David Mamet Biography

David Mamet, the celebrated playwright, screenwriter, author, and film director, is renowned for his unique style of clipped dialogues, famously known as ‘Mamet Speak’. With his distinctive writing style, filled with witty, clever, and edgy dialogues, Mamet has left a lasting impression on audiences worldwide. His plays, such as ‘Sexual Perversity in Chicago’, ‘The Duck Variations’, and ‘American Buffalo’, captivated audiences with their dark dramas and thrilling sense of tension. Exploring the lives of people and their con games, Mamet’s plays showcased his exceptional storytelling abilities. Additionally, Mamet’s Pulitzer Prize-winning play ‘Glengarry Glen Ross’ and ‘Boston Marriage’ further solidified his success. Not only a playwright, but Mamet is also an accomplished director, with films like ‘Homicide’, ‘Spartan’, and ‘The Winslow Boy’ under his belt. Furthermore, he has authored ‘The Wicked Son: Anti-Semitism’, a notable study of Jewish self-hatred.

Quick Facts

  • Also Known As: David Alan Mamet
  • Age: 76 Years, 76 Year Old Males
  • Family:
    • Spouse/Ex-: Rebecca Pidgeon (m. 1991), Lindsay Crouse (m. 1977–1990)
    • Father: Bernard Morris Mamet
    • Mother: Lenore June (née Silver)
    • Children: Clara Mamet, Noah Mamet, Willa Mamet, Zosia Mamet
  • Born Country: United States
  • Quotes By David Mamet
  • Screenwriters
  • Height: 5’6″ (168 cm), 5’6″ Males
  • Ancestry: Polish American
  • City: Chicago, Illinois
  • Grouping of People: Jewish Writer
  • U.S. State: Illinois
  • More Facts
  • Education: Goddard College

Childhood & Early Life

David Mamet was born in Chicago into a Jewish family, to Bernard Morris Mamet, an attorney, and Lenore June, a teacher. He attended the Francis W. Parker School, an independent school in Lincoln Park, Chicago. Later in 1964, he went to Goddard College in Plainfield, Vermont.


In 1970, Mamet wrote the play titled “Lakeboat,” which was a semi-autobiographical play. A revised version of the play was produced on stage almost a decade later. He came out with the play titled “The Duck Variations” in 1972, which is the story of two elderly men involved in discussions in a park, where they watch ducks.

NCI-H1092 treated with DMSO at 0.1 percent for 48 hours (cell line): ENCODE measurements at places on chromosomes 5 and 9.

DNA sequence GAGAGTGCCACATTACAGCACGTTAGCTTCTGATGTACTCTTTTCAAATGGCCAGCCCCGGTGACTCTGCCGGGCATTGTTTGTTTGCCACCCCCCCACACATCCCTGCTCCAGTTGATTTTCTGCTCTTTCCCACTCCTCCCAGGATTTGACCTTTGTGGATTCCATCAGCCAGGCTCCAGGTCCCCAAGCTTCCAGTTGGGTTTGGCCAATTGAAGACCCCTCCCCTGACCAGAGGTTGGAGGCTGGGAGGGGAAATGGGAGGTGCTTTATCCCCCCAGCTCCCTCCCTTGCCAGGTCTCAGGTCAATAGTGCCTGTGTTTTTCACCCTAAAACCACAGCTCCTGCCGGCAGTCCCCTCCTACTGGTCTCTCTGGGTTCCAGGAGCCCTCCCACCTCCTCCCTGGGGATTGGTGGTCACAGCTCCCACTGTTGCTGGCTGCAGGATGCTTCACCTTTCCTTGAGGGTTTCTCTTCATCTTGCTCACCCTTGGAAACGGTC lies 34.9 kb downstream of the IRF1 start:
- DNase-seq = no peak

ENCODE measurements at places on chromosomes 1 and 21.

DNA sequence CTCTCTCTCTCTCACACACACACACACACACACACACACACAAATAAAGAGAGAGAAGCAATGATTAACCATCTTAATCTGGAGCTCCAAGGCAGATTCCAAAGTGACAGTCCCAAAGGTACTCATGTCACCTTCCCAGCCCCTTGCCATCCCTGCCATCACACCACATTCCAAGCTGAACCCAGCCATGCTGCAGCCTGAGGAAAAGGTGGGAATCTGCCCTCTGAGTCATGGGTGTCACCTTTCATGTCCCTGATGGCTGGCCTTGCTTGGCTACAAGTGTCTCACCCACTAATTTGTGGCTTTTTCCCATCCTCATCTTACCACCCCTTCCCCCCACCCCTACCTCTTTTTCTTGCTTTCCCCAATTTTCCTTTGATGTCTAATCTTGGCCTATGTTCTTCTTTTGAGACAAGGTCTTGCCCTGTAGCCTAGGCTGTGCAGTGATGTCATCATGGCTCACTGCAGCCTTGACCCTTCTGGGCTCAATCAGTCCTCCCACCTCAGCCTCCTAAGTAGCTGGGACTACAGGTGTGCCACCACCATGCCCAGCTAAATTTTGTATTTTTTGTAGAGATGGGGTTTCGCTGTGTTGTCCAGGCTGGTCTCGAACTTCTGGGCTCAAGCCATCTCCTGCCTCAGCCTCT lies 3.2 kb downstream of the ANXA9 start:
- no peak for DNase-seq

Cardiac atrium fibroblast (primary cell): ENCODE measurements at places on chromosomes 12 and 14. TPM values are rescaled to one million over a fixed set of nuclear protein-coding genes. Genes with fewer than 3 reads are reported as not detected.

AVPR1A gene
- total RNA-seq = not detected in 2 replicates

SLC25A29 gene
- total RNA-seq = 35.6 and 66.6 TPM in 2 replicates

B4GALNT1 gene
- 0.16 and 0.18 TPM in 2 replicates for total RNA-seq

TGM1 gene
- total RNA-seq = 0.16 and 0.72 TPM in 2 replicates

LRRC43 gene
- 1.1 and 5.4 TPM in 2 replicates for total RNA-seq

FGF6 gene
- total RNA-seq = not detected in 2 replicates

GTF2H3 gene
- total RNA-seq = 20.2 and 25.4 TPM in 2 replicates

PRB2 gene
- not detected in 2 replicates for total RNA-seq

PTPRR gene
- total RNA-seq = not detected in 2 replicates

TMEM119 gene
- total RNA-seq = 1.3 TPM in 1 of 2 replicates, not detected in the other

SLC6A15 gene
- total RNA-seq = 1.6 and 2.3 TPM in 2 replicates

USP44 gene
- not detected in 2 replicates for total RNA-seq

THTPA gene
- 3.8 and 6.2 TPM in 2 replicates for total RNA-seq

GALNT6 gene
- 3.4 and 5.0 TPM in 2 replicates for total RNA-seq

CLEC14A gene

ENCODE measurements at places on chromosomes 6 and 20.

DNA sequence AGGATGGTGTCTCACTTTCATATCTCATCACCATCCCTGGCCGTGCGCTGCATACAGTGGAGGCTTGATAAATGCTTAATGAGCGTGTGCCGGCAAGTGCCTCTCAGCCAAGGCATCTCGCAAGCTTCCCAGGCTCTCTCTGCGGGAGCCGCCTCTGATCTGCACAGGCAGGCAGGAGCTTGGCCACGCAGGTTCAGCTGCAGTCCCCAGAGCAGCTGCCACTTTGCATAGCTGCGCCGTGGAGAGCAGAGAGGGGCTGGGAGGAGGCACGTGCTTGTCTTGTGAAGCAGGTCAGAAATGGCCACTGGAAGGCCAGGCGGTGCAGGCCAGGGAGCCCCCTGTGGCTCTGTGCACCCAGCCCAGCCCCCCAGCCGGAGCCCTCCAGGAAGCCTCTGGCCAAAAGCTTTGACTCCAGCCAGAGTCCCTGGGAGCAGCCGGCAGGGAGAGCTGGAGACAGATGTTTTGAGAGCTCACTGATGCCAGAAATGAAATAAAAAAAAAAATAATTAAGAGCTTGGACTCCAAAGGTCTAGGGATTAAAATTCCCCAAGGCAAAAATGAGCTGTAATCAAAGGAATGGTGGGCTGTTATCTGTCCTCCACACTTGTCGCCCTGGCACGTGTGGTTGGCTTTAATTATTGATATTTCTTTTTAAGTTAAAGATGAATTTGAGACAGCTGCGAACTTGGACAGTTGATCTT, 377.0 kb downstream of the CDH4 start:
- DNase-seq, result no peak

In 1974, his play “Sexual Perversity in Chicago” was first premiered at the Organic Theatre Company in Chicago. The following year, it was made into an off-Broadway play and showcased at St. Clements Theatre in New York. Mamet directed his one-act play “Squirrels” in 1974, and it was staged at St. Nicholas Theater Company in Chicago, Illinois. The play was a comedy.

His play “American Buffalo” premiered at the Goodman Theatre in Chicago in 1975. In 1977, the play opened on Broadway and received immense positive reviews. Mamet’s play about the suppression of alternative energy technologies, titled “The Water Engine,” was staged for the first time in 1976 at The Public Theater.

In 1981, Mamet wrote the screenplay for the film “The Postman Always Rings Twice,” which was directed by Bob Rafelson. In 1982, he wrote the screenplay for the Academy Award-nominated film “The Verdict” and earned an Academy Award nomination in the “Best Screenplay” category.

On September 21, 1983, his play “Glengarry Glen Ross” premiered at London’s Royal National Theatre. The play also opened on Broadway the following year. In 1985, his four-act play “The Shawl” premiered in Chicago. Mamet made his directorial debut in 1987 with the film “House of Games,” for which he also wrote the screenplay. The film received good reviews and was praised by film critics.

In 1991, he wrote and directed the crime-drama film “Homicide,” which was showcased at the Cannes Film Festival. In 1997, he co-wrote the screenplay for the Academy Award-nominated film “Wag the Dog.” Mamet wrote the screenplay for the 1998 crime thriller film “Ronin,” which was well appreciated by critics. In 1999, his play “Boston Marriage” premiered at the American Repertory Theater, and he also directed the period drama film “The Winslow Boy.”

In 2004, he wrote and directed the political thriller film “Spartan,” which received mixed reviews. In 2006, he published the book “The Wicked Son: Anti-Semitism, Jewish self-hatred, and the Jews,” a collection of essays on the topic of Jewish identity.

In December 2009, his play “Race” premiered on Broadway. In 2012, his play “The Anarchist” made its debut on Broadway.

Major Works

Mamet’s debut directorial film, “House of Games,” received immense positive reviews and won the Best Film and Best Screenplay awards at the Venice Film Festival in 1987. His play “Glengarry Glen Ross” won the Pulitzer Prize in 1984 and received a Tony Award nomination. It was also made into a film of the same name.

Awards & Achievements

In 2010, Mamet was awarded the PEN/Laura Pels International Foundation for Theater Award for the category of Grand Master of American Theater.

Personal Life & Legacy

In 1977, Mamet married Lindsay Crouse, an American actress, with whom he had two children. The couple divorced in 1990. In 1991, he married Rebecca Pidgeon, a British actress and songwriter, and they have two children together.


This Pulitzer Prize-winning screenplay writer initially wanted to be an actor but turned to writing scripts and screenplays after failing to succeed as an actor.

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